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Healthy Skepticism Library item: 20480

Warning: This library includes all items relevant to health product marketing that we are aware of regardless of quality. Often we do not agree with all or part of the contents.


Publication type: Magazine

Protecting The Innocent From Harm: The Medical Lobby for Appropriate Marketing (MLAM)
New Doctor ?198522, 23

Full text:

In March, 1982 an Australian medical student in Bangladesh worried about a malnourished boy clutching a little bottle. The boy’s concerned parents had put their trust in western medicine. The bottle contained “Glactose – D” (glucose and water) sold by Glaxo. It cost as much as two weeks’ meals. The medical student wondered if something could be done. Thus was born the Medical Lobby for Appropriate Marketing (MLAM). The aim of this paper is to establish that inappropriate marketing exists, that it matters, and that something can be done about it.

What constitutes inappropriate marketing?
Misleading drug advertisements abound in the Third World. A classic 1982 example is Organon’s Orabolin: “Ensures normal growth, stimulates appetite, promotes optimal weight, growth in every tablet”, “safe even for children and infants”.
Orabolin is ethylestrol, an anabolic steroid.

Inappropriate marketing is of four main types”
1. Sale of products with poor risk/benefit ratios
2. Sale of products with poor cost/effectiveness ratios
3. Promotion for inappropriate indications
4. Inadequate warnings of adverse effects

1. Poor risk/benefits ratios
Pyrazolone analgesics have similar potency to paracetamol. They have been banned in Australia, UK and USA because they are not associated with fatal agranulocytosis. The incidence has not been established. In Indonesia 1985 they are sold by Hoechst, Sterling Winthrope, E. Merck, Sandoz and United American. 2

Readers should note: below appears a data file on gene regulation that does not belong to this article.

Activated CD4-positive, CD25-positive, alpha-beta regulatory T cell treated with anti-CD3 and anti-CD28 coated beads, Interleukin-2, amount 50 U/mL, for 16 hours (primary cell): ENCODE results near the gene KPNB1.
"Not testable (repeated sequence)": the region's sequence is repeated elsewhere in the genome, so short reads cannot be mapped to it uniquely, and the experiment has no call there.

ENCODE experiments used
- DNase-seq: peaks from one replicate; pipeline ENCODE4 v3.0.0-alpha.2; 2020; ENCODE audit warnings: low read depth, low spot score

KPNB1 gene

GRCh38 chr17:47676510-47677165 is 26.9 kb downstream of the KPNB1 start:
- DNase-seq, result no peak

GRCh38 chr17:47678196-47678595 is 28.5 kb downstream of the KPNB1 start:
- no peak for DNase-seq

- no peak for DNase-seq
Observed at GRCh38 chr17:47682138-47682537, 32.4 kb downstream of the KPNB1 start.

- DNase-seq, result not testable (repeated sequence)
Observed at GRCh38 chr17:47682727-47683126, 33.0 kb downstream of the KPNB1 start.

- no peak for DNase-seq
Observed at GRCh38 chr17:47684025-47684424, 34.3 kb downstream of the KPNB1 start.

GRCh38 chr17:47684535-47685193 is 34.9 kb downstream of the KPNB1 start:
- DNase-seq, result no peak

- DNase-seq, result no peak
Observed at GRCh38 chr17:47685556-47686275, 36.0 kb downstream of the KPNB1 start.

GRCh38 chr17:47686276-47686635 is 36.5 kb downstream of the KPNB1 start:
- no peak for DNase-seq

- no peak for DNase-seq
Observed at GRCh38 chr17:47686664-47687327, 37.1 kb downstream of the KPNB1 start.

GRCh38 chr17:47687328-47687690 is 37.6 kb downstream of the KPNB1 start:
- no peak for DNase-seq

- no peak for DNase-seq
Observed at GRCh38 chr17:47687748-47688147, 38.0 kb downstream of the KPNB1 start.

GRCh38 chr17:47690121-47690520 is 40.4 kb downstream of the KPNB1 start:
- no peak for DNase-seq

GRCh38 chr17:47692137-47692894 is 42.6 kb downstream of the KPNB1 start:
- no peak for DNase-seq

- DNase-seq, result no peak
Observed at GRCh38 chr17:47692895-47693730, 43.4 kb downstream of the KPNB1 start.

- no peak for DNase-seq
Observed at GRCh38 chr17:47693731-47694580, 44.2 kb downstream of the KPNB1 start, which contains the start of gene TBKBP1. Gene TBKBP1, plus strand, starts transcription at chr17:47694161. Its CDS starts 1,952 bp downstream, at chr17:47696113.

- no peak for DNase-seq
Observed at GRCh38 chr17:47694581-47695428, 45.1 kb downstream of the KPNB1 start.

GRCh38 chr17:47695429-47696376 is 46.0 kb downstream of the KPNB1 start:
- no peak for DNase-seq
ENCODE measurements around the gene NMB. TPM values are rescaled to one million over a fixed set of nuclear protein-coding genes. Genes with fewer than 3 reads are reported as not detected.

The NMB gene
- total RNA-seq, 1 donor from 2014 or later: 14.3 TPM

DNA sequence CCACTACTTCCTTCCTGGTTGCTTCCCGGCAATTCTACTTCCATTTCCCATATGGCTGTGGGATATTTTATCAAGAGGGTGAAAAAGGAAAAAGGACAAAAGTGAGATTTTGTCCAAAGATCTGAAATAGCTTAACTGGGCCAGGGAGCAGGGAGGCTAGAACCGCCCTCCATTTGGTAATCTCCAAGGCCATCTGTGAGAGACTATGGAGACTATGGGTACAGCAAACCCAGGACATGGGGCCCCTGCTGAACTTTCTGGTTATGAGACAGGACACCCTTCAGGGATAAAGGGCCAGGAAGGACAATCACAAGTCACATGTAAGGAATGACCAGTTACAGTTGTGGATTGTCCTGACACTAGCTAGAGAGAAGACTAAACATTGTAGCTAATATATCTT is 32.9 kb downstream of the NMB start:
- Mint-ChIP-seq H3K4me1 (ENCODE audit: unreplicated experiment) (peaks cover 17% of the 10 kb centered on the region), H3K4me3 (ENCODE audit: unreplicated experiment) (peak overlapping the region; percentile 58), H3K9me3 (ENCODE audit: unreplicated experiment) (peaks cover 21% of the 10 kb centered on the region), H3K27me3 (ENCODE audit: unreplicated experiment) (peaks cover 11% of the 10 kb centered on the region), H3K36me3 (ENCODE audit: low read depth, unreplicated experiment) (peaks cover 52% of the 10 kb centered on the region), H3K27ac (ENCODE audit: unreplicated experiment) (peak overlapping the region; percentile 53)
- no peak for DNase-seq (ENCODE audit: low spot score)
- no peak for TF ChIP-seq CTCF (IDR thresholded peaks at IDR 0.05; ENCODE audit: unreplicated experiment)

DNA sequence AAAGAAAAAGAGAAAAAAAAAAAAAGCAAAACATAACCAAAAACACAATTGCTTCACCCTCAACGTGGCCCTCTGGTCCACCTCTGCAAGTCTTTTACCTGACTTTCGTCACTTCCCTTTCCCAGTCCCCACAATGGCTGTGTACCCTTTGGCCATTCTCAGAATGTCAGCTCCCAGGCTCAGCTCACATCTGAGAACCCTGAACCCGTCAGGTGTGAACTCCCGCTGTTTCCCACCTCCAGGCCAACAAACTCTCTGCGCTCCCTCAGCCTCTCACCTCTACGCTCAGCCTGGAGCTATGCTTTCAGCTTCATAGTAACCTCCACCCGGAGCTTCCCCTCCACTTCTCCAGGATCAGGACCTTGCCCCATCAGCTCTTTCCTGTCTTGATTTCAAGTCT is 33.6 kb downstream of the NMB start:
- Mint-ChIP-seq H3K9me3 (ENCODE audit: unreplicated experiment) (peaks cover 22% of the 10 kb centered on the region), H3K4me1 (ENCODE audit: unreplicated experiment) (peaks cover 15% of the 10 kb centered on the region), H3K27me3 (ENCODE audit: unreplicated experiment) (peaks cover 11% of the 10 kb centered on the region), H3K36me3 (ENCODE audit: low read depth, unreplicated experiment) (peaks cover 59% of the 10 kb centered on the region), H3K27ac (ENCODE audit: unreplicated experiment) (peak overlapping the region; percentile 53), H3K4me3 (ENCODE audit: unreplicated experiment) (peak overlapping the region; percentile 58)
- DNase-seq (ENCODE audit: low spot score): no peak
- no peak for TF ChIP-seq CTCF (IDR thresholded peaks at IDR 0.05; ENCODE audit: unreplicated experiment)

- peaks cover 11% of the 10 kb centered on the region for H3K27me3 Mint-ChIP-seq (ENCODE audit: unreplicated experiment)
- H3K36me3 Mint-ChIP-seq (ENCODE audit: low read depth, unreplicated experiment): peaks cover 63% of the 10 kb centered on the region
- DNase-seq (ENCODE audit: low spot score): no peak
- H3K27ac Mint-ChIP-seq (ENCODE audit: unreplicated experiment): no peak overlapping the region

Anything over 5ml of ICI Gramoxone (the herbicide paraquat) is likely to be fatal. Even with immediate access to intensive care, mortality rates are 40-70 per cent. Death usually occurs over three days. Gramoxone is mistaken for coffee, beer or Coca-Cola. Fiji provides an example of the contrast between medical and commercial responses to paraquat. The May 1984 Fiji Med. J. reported that “during the first quarter of 1984, no less than 17 people died” and concluded that “the possibility of substituting paraquat with an alternative weedicide…. deserves honest, careful and unbiased consideration”.

In September a full page ad in the Fiji Times said “Special Announcement: Gramoxone User’s Club. Yes in addittion to lowering the price of the 5, 10, and 20 litre packs M.H. has just introduced an exclusive club for all gramoxone users”. 3

2. Poor cost/effectiveness ratios
The most common cause of death in children under three is dehydration from diarrheal disease. Oral rehydration solutions are very cheap and effective. Searle’s 1984/85 advertising for Lomotil in the Philippines states: “The No 1 prescribed antidiarrheal. Lomotil. 20 years of clinical use worldwide have confirmed the efficacy and reliabilty of Lomotil”. 4

Lomotil (diphenoxylate and atropine) obscures the symptoms of diarrheal disease but there is no evidence that it stops dehydration. Diphenoxylate is 26 times more expensive than kaolin. 5

3. Inappropriate indications
The October 1984 IIMS (Indonesia) contains a bookmark with the inscription:
“Binotal The antibiotic effective against all Grampositive and Gram negative bacteria of practical importance. Bayer”.

Binotal is ampicillin. Resistance to penicillins is a major problem in South East Asia. For example, one of Bayer’s suggested indications for ampicillin – gonorrhoea has a reported resistance rate of 30-50 percent. Staph. aureus is 60-85 percent resistant. Penicillians are among the most appropriate drugs. Unfortunately their usefulness is being undermined by overuse. 6